Covid-19: UK deaths near 60 000 as leaders call for realism about what NHS can handleBMJ 2020; 371 doi: https://doi.org/10.1136/bmj.m4169 (Published 28 October 2020) Cite this as: BMJ 2020;371:m4169
Covid-19-related deaths increased by more than 50% in the week ending 16 October, compared with the week before, according to the latest data from the Office for National Statistics (ONS).1
A total of 10 534 deaths were registered in England and Wales over the seven day period, 6.8% above the five year average (669 deaths higher). Of these, 670 mentioned covid-19 (6.4% of all deaths), an increase of 232 (53%) compared with the previous week (438 deaths, 4.4% of all deaths). Across the UK, 58 925 deaths relating to covid-19 have now been registered.
NHS Confederation director Layla McCay said, “These figures show how grave the situation has become, and how difficult the coming weeks and months are likely to be. Deaths have risen more than 50% in a week, marking the sixth weekly rise in a row, and we need action to curb this.”
She said that providers of NHS care were reporting that their capacity is “severely stretched, and this is only likely to deteriorate over time as we see more covid-19 patients needing hospital treatment, alongside those with the usual winter illnesses.” She raised concerns over the impact on routine services if staff need to be redeployed to covid-19 services, and called for “realism about what can be achieved, and understanding from both the government and the public.”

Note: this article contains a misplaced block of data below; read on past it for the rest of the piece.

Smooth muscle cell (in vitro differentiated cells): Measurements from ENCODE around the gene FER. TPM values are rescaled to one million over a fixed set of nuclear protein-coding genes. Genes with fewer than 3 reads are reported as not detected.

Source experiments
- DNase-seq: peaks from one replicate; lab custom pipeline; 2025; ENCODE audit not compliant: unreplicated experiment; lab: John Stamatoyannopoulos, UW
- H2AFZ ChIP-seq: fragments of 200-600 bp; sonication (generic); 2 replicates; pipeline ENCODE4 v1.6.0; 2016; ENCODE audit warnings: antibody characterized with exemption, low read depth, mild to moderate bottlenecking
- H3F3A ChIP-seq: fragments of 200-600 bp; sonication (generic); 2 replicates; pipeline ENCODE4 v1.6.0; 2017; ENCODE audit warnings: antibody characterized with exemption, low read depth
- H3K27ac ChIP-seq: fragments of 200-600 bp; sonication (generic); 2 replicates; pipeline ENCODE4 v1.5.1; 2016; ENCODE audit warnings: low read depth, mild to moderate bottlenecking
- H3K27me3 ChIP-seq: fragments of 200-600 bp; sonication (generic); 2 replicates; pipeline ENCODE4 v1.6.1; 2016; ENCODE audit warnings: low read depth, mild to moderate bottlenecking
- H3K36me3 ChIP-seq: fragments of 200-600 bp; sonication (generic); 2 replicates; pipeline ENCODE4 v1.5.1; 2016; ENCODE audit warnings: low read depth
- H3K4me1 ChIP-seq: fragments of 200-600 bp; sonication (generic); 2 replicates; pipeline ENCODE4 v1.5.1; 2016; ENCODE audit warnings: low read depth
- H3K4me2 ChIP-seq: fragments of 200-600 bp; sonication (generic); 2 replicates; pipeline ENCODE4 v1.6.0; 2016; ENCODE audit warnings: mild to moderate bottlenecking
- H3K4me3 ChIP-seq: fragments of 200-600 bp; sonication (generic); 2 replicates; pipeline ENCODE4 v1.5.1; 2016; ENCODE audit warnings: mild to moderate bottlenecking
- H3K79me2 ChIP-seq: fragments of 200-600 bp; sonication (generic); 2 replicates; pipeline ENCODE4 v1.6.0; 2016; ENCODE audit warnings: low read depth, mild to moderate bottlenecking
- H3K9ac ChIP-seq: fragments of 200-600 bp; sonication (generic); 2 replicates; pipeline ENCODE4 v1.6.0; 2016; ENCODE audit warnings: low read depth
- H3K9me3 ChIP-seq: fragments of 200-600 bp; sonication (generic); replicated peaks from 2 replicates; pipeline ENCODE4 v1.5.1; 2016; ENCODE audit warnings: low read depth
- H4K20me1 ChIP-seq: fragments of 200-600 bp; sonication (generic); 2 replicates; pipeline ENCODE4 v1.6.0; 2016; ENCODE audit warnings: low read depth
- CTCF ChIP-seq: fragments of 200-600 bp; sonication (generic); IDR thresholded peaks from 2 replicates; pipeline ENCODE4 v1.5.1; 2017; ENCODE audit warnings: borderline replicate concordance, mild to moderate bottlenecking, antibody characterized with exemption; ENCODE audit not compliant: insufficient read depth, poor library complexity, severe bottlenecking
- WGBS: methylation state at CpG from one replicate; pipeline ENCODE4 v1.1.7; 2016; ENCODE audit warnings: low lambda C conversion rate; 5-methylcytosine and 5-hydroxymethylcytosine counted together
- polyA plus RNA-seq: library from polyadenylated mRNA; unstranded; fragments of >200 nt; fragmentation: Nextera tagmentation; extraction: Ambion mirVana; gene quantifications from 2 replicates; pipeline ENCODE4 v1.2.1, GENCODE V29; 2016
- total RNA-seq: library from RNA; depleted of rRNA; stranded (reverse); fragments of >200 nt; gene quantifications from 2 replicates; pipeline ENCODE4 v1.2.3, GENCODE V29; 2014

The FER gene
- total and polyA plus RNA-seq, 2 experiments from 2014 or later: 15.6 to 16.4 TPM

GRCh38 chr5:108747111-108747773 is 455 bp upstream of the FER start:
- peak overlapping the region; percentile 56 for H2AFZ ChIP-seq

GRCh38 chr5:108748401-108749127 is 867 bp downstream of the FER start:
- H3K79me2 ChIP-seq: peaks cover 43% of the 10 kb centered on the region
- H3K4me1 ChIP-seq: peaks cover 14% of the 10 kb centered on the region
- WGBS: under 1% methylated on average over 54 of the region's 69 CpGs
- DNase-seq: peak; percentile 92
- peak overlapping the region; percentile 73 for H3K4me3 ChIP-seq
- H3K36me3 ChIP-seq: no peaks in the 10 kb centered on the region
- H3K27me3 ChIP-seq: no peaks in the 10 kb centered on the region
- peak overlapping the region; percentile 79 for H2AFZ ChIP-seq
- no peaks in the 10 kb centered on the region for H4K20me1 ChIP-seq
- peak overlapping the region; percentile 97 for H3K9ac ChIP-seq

The ONS figures also showed that while the total number of deaths reported in hospitals was lower than average for this period, with 184 fewer, there was an increase in the number of deaths in private homes and care homes (776 in total, 90 above average).
Nuffield Trust deputy director of research Sarah Scobie said, “The vulnerable social care sector is now becoming the epicentre of the covid-19 pandemic in this country. Despite a very small decrease in overall deaths from the previous week, the numbers in care homes are still growing.
“In the week to 24 April there were nearly four times more deaths registered in care homes than we would typically expect. We are now seeing almost as many deaths in care homes as hospitals which will be putting an incredible strain on overburdened care services.”
Sheila Bird, former programme leader at the MRC Biostatistics Unit, University of Cambridge, said that while the rate of increase in this second wave of covid-19 is “currently lower and slower than in March 2020, when it was initially 10 fold,” the virus is not going away.
“By changing our close contact patterns now, as Scotland’s central belt did from 13 October for two weeks and Wales did, we need to moderate down the rate of increase over the coming weeks, and the sooner the better. But we shall also need to sustain reduced contact patterns for months, not just weeks, to see us through the winter. Serial circuit breakers can help us rein in exuberances,” Bird said.